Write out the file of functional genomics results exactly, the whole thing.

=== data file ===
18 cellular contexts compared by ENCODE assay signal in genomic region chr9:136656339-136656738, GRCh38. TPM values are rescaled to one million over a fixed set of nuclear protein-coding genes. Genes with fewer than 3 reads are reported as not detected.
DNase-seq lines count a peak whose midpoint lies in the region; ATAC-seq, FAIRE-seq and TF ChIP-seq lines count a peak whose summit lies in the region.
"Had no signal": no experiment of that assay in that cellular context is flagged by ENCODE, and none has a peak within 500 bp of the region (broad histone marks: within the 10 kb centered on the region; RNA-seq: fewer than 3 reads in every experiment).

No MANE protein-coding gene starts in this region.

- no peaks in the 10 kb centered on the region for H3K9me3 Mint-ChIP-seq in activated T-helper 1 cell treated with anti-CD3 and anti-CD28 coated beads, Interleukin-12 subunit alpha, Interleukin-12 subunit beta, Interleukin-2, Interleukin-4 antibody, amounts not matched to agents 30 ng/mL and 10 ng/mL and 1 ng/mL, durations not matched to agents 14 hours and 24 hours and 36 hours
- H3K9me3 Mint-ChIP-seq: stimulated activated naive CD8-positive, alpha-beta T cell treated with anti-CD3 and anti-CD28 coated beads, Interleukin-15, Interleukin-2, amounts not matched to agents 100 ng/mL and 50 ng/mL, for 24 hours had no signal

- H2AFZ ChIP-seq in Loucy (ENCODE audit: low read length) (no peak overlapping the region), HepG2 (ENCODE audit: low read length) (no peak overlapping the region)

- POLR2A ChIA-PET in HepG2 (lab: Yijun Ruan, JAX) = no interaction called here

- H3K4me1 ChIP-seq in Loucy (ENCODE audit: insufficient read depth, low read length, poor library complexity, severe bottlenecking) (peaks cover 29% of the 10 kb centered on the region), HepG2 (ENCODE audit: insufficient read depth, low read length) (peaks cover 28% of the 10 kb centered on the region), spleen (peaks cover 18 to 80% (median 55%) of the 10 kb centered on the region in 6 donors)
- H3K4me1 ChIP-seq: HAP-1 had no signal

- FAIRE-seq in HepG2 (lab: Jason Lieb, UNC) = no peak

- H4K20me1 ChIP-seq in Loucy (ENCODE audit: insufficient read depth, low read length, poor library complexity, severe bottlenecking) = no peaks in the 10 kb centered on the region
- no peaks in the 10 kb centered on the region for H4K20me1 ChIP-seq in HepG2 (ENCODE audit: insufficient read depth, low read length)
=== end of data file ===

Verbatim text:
18 cellular contexts compared by ENCODE assay signal in genomic region chr9:136656339-136656738, GRCh38. TPM values are rescaled to one million over a fixed set of nuclear protein-coding genes. Genes with fewer than 3 reads are reported as not detected.
DNase-seq lines count a peak whose midpoint lies in the region; ATAC-seq, FAIRE-seq and TF ChIP-seq lines count a peak whose summit lies in the region.
"Had no signal": no experiment of that assay in that cellular context is flagged by ENCODE, and none has a peak within 500 bp of the region (broad histone marks: within the 10 kb centered on the region; RNA-seq: fewer than 3 reads in every experiment).

No MANE protein-coding gene starts in this region.

- no peaks in the 10 kb centered on the region for H3K9me3 Mint-ChIP-seq in activated T-helper 1 cell treated with anti-CD3 and anti-CD28 coated beads, Interleukin-12 subunit alpha, Interleukin-12 subunit beta, Interleukin-2, Interleukin-4 antibody, amounts not matched to agents 30 ng/mL and 10 ng/mL and 1 ng/mL, durations not matched to agents 14 hours and 24 hours and 36 hours
- H3K9me3 Mint-ChIP-seq: stimulated activated naive CD8-positive, alpha-beta T cell treated with anti-CD3 and anti-CD28 coated beads, Interleukin-15, Interleukin-2, amounts not matched to agents 100 ng/mL and 50 ng/mL, for 24 hours had no signal

- H2AFZ ChIP-seq in Loucy (ENCODE audit: low read length) (no peak overlapping the region), HepG2 (ENCODE audit: low read length) (no peak overlapping the region)

- POLR2A ChIA-PET in HepG2 (lab: Yijun Ruan, JAX) = no interaction called here

- H3K4me1 ChIP-seq in Loucy (ENCODE audit: insufficient read depth, low read length, poor library complexity, severe bottlenecking) (peaks cover 29% of the 10 kb centered on the region), HepG2 (ENCODE audit: insufficient read depth, low read length) (peaks cover 28% of the 10 kb centered on the region), spleen (peaks cover 18 to 80% (median 55%) of the 10 kb centered on the region in 6 donors)
- H3K4me1 ChIP-seq: HAP-1 had no signal

- FAIRE-seq in HepG2 (lab: Jason Lieb, UNC) = no peak

- H4K20me1 ChIP-seq in Loucy (ENCODE audit: insufficient read depth, low read length, poor library complexity, severe bottlenecking) = no peaks in the 10 kb centered on the region
- no peaks in the 10 kb centered on the region for H4K20me1 ChIP-seq in HepG2 (ENCODE audit: insufficient read depth, low read length)